The four-deck Komorebi trimaran managed by Marc Pajot features hybrid technology and VPLP’s automated Oceanwings, inspired by the America’s Cup
Pajot Yacht Selection has revealed designs for the spectacular 45m, four-deck Komorebi 148, which CEO Marc Pajot believes can greatly simplify superyacht sailing with its stabilised monohull platform and automated wingsails.
VPLP Design, headed by Marc Van Peteghem and Vincent Lauriot-Prevost, handled the yacht’s design and naval architecture, while Pajot Yacht Selection is responsible for project management and brokerage.
The main deck features the saloon and dining area, five guest cabins, aft deck and foredeck, while the upper deck has outdoor and covered social areas plus the wheelhouse and Captain’s cabin. The lower deck has an aft garage and beach club, but is otherwise dedicated to crew, while the bottom deck houses the technical areas.
Pajot, the legendary French sailor who has two decades of experience as a yacht broker, believes the design of the 148-footer, which has a broad beam of 12.3m (40ft), provides an answer for sailors who worry about the complexity of handling larger yachts.
“This one-of-a-kind yacht is the perfect synergy between long-range ocean cruising and easy day sailing,” said Pajot, a former America’s Cup skipper and a 1972 Olympic silver medallist (Flying Dutchman) with his elder brother Yves, one of the co-founders of Fountaine Pajot.
“I have come to the conclusion that the majority of yacht owners choose motor yachts over sailing vessels, even though they still have a tremendous passion for sailing. The common obstacles are the complex sailing expertise that’s needed, discomfort from heeling at sea, and low manoeuvrability and speed.”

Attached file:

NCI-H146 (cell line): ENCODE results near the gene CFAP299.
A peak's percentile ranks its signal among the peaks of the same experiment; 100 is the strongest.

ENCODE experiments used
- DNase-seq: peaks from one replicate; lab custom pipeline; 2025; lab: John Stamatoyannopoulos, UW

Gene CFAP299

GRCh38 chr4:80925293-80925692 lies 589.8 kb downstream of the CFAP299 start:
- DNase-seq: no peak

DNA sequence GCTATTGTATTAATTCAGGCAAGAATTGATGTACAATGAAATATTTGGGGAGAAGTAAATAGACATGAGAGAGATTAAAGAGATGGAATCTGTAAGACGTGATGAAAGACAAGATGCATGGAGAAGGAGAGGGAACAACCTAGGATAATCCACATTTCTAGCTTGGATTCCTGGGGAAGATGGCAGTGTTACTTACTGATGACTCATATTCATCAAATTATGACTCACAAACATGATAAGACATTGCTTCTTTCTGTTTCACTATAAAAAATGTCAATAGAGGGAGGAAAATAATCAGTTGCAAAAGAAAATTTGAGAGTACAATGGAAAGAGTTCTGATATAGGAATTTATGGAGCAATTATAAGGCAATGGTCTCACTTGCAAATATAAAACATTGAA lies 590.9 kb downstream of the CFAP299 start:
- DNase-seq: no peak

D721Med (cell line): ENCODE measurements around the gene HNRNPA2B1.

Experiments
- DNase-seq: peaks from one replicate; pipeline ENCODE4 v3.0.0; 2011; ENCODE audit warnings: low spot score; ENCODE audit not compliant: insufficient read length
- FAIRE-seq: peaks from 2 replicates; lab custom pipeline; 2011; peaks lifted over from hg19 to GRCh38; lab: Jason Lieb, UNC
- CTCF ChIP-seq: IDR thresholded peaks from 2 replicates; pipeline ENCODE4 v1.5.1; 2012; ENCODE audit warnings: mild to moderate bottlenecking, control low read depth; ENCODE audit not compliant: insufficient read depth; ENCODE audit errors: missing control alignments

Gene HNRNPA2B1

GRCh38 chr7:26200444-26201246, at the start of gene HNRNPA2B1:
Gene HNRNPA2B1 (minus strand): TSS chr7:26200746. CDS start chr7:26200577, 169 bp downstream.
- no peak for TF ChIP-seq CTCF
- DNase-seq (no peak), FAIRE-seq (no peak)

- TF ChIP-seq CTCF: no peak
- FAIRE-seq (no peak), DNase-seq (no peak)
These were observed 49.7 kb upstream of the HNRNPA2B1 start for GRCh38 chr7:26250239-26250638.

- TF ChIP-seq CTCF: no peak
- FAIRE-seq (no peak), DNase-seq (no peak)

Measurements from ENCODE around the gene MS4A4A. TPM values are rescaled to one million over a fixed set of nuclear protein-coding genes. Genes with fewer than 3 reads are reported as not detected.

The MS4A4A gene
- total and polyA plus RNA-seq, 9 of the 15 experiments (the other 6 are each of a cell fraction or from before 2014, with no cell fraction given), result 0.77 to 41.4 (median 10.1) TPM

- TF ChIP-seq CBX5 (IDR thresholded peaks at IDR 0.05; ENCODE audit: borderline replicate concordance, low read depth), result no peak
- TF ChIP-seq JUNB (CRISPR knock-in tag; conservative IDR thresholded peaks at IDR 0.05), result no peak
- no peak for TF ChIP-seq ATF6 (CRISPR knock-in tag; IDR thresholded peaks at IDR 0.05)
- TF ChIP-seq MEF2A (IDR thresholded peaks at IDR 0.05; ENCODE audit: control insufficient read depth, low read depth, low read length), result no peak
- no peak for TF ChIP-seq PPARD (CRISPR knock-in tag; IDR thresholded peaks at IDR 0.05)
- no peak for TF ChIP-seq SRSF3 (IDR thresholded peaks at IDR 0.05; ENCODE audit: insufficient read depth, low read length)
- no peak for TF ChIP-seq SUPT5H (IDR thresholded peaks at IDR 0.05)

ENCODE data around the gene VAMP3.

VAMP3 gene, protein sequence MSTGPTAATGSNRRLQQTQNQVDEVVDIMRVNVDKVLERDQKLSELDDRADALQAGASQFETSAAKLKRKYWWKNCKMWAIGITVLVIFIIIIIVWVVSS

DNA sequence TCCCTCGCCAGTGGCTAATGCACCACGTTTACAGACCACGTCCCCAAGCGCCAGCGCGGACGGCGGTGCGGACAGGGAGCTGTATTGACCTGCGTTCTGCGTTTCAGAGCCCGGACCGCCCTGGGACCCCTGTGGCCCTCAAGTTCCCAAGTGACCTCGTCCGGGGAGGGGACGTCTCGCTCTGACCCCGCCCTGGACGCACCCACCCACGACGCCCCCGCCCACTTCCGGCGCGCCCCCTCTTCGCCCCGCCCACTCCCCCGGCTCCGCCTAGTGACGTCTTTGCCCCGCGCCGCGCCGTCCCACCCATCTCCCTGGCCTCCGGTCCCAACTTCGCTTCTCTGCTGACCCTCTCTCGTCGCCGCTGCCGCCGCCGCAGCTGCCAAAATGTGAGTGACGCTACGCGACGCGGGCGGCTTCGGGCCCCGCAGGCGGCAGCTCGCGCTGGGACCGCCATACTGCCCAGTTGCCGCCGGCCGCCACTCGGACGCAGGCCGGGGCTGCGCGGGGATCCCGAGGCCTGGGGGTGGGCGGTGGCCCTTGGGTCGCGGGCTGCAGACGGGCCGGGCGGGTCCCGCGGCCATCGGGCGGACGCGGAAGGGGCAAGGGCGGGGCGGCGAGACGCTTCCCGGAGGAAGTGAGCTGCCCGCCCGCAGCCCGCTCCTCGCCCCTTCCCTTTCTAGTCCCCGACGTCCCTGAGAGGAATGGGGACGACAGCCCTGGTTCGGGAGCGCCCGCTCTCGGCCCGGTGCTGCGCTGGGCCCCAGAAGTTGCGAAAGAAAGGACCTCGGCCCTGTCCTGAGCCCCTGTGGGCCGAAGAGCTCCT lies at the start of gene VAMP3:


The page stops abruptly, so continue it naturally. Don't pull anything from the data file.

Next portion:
Pajot believes VPLP has designed a yacht that addresses all such concerns. The stabilised monohull or trimaran design dramatically reduces heeling and rolling, while the yacht is easy to sail because it’s entirely automated.
Inspired by VPLP’s work in the America’s Cup, the patented Oceanwings rig is a two-element wingsail, which is not only automated but also furlable and reefable. Self-supporting and rotating 360 degrees, Oceanwings adapts its angle of incidence to the yacht’s point of sail for greater propulsion, with power managed by trimming camber and twist.
“We’re offering a wind propulsion system that’s reliable, simple and automated,” Van Peteghem explained. “Not only does it provide exceptional control but it’s also efficient to the point of halving the surface area required to propel a vessel under conventional sail.”
The yacht also offers an electric hybrid solution, so is energy efficient, with low fuel consumption and emissions. In fact, the hybrid solution combines the force of the wind with traditional and electric propulsion, so has been termed a ‘double hybrid’ system and has three operating modes.
Under 10 knots of wind, propulsion is provided by the combustion engines, which can power the vessel up to 15 knots. From 10-17 knots of wind, the boat can travel in hybrid mode and silence at a minimum speed of 12 knots using the power of the wind and the electric motors.
Above 17 knots of wind, Komorebi sails at 12 knots using only her wings. “This low-impact yacht is capable of cruising the globe,” Pajot added. “We are now in the process of entering prototype production and are looking for enthusiastic and visionary partners to build the green technology yacht for future generations.”